September 26, 2005

The Bullfight and After

The Sevilla bullring holds about 10,000 people, compared to Mexico´s 45,000, but Sevilla´s is the most prestigious in Spain along with Madrid´s. We sat in a shadowed section a little to the left of the mayor´s box, in the upper deck. The seats are uncomfortable concrete slabs -- lower down they´re uncomfortable brick slabs. Outside, vendors sell seat cushions and bottles of half-frozen water. The stadium was about three quarters full, about equally with tourists and locals. Everyone seemed interested and quietly upbeat, glad to be at the ritual, I didn´t sense any bloodthirtiness. To the contrary, the spectators get angry at the matador whne he doesn´t achieve a quick, painless kill. The corrida consists of six bulls, two for each of six matadors. The weights of the bulls lastnight were 511-618 kg., and you could immediately tell the differences in size and personality from bull to bull as each one ran into the ring for its death performance. Some were confused, others angry, others relatively placid. You could immediately tell the differences among the matadors too, in their smoothness, the control with which they guided the bulls, and their closeness to the bull and the steadiness of their feet. One matador, apparently the headline, was clearly better than the others, but unfortunately he drew the lighter bulls by lot, and the weakest matador drew the heaviest, toughest bull. That one had to work hard for the kill, making five or six stabs, with the bull getting up and pawing in between. It would have been something to see the headliner deal with that bull.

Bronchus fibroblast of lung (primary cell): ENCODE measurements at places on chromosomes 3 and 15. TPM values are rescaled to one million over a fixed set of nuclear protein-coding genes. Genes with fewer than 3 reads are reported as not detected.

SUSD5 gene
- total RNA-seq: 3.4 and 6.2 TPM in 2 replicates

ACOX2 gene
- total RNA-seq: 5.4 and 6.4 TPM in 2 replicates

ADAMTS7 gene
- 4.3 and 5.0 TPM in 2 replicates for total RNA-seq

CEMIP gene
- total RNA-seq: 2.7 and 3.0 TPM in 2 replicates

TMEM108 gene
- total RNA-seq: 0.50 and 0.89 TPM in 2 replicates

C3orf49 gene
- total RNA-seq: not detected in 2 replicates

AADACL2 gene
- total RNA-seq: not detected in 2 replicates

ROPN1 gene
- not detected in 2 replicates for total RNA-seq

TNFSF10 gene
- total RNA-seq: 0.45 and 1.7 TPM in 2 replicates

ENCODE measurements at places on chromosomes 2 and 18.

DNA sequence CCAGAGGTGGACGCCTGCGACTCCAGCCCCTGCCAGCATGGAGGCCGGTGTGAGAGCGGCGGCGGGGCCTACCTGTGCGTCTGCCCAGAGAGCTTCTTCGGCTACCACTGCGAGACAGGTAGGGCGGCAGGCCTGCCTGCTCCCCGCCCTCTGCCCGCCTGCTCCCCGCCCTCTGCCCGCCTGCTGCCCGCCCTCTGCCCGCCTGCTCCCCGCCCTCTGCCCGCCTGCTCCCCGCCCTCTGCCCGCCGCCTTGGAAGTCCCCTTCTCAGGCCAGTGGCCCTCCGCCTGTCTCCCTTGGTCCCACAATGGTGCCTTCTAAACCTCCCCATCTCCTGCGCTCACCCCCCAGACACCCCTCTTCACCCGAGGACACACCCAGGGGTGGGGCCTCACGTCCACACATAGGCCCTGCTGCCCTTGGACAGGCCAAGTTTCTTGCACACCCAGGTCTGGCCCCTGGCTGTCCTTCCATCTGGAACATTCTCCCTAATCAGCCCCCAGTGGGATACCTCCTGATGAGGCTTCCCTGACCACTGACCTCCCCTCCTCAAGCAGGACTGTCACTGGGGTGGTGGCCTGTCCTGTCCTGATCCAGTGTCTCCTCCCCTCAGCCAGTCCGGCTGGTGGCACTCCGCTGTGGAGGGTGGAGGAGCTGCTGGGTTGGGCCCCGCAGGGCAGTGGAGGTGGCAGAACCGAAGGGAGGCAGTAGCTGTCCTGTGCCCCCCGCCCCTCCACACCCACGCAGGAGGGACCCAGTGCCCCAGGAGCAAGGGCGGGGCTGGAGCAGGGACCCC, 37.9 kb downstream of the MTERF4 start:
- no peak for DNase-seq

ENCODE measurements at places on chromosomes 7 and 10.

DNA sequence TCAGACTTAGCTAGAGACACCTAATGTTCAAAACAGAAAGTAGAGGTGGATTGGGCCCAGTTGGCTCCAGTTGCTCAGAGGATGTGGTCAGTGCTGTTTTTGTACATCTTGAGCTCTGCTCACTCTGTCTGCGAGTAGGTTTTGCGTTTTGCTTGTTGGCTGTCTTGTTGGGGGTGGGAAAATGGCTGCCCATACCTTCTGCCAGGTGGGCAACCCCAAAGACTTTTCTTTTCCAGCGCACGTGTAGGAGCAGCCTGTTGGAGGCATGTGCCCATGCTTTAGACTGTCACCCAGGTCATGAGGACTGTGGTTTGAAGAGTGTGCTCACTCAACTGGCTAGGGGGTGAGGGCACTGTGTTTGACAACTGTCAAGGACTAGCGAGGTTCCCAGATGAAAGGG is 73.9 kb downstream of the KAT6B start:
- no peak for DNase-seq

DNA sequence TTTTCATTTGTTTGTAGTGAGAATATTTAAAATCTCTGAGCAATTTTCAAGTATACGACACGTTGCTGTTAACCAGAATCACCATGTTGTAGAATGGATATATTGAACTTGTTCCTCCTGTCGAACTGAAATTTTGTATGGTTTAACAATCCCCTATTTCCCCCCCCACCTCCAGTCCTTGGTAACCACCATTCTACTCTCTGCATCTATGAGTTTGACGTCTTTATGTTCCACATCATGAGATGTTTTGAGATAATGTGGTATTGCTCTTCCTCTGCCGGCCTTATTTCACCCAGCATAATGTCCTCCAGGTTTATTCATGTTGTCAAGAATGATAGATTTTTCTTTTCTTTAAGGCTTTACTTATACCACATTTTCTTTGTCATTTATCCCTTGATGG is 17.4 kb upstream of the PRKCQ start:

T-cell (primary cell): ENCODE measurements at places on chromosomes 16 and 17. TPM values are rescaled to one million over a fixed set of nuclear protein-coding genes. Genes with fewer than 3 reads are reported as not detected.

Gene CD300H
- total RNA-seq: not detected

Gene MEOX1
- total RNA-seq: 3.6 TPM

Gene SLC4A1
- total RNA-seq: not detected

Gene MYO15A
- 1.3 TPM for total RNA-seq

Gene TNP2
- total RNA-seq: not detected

The picaros and bandilleros also showed their skills, and though it was clear they made their share of mistakes, it was also clear how much bravery it takes to enter the ring at such close range to a horned animal weighing over half a ton. Some of the most admirable work was done by the assistants -- I´m guessing they´re novice matadors -- who drew the bull away from the bandilleros after the latter had placed their spikes into the bulls´ backs. It was lifesaving work, equivalent to what rodeo clowns do in distracting the bull from the fallen rider.

The specactle was rich in sights and sounds, and the danger in the ring made me atentive every second, but afterward, I said to myself, "Okay, I´ve done that. I don´t have to do it again." A feeling of dry bitterness in the mouth, like after seeing a movie that´s full of exciting special effects but ultimately empty. People say there´s religious symbolism of sacrifice in the bullfight, but even if that´s true of the ceremony´s origins, I don´t see what it has to do with the performance today. It was a communal recreation like going to a baseball game, except that in baseball no one gets killed.

We´re heading out of Sevilla this morning after four busy days, feeling that we finally are coming to know the city a bit. After much trial and error we can now get to some of the places we want to without a map.

It´s on toValencia, which will be a brier stopover rather than a major sightsee. In two or three days we should be back in Barcelona to explore that city in more depth before the end of the trip.